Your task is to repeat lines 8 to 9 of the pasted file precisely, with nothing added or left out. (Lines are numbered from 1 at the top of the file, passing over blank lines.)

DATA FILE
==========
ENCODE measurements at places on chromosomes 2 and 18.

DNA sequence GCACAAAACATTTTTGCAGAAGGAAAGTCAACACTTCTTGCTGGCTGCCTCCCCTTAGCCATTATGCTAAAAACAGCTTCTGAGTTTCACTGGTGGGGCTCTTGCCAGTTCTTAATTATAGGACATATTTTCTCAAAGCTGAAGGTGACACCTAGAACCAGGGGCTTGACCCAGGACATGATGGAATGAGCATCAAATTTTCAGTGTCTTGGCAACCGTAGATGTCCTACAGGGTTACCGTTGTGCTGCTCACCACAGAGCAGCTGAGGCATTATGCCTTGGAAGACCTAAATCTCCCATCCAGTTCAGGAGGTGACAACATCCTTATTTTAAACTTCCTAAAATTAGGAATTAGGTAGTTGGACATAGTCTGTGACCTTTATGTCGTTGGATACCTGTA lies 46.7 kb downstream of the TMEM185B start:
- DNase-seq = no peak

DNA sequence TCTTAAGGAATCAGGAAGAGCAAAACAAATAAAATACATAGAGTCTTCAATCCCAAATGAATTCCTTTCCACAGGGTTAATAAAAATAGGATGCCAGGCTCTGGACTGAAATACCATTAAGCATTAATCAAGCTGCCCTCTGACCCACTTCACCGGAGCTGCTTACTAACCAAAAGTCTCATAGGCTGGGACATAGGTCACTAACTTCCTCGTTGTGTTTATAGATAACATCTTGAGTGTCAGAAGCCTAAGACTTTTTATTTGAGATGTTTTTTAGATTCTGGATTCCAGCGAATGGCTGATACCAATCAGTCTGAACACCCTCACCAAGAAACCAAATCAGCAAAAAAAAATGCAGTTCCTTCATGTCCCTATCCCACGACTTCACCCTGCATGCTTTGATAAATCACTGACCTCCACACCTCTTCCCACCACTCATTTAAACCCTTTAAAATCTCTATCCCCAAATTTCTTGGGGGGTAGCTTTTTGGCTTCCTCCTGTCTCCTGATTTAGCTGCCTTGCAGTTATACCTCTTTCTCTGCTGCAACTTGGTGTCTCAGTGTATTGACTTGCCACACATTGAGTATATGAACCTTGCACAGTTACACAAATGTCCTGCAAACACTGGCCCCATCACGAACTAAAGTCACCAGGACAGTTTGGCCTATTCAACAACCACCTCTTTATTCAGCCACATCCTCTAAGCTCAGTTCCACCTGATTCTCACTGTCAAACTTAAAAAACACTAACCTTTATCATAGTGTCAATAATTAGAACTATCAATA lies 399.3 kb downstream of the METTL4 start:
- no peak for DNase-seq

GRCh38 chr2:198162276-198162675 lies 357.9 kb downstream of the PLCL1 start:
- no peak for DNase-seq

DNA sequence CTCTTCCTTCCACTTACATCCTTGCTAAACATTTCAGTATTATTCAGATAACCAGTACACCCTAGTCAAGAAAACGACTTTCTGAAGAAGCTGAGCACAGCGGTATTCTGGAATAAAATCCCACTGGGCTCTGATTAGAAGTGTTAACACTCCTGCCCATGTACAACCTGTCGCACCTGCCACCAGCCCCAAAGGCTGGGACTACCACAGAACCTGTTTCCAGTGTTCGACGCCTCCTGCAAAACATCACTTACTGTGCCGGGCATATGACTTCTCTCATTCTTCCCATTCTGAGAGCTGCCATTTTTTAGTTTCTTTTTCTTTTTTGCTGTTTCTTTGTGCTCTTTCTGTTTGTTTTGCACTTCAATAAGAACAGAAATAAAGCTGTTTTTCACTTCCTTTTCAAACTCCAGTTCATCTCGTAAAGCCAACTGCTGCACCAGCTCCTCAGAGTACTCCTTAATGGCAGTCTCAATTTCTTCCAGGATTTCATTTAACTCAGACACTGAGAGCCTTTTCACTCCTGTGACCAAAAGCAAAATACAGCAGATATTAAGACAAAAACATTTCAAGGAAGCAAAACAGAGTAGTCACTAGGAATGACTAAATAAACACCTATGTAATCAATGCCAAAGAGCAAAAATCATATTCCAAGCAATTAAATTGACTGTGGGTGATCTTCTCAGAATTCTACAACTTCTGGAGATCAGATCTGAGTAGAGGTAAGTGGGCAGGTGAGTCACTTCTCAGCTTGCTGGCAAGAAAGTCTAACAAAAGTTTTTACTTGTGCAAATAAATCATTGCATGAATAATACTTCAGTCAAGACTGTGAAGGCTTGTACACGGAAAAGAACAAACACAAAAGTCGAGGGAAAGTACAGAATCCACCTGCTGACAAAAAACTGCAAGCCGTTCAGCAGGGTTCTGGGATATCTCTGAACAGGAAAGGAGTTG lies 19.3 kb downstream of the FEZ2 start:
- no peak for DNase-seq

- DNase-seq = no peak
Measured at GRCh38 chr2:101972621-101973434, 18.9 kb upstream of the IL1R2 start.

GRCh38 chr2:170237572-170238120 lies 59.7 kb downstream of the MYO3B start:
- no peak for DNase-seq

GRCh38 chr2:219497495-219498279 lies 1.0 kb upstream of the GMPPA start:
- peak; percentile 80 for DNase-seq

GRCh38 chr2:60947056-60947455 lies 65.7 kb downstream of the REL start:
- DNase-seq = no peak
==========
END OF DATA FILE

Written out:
DNA sequence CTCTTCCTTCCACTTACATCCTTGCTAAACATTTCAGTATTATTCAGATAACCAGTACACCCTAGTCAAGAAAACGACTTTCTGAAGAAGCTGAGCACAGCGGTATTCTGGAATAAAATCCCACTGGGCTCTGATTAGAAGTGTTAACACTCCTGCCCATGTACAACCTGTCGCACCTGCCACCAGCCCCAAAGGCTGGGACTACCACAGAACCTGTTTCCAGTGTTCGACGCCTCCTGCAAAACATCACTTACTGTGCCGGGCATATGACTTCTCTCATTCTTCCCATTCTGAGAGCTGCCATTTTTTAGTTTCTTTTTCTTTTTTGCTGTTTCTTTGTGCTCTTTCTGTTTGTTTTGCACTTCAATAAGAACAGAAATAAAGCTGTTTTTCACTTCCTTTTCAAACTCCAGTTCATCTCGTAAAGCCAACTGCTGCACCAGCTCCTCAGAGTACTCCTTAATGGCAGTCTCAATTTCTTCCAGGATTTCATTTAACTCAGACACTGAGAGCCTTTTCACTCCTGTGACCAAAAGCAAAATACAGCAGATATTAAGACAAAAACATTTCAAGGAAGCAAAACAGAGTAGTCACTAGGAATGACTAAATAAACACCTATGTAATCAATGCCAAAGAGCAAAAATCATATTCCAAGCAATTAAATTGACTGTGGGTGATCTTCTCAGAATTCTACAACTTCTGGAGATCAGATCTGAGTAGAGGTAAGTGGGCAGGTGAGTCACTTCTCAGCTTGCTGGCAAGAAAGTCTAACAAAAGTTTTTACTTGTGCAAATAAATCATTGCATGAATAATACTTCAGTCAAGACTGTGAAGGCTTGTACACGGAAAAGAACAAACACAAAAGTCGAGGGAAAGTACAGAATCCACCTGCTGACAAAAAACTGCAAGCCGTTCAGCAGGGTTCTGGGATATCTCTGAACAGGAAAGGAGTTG lies 19.3 kb downstream of the FEZ2 start:
- no peak for DNase-seq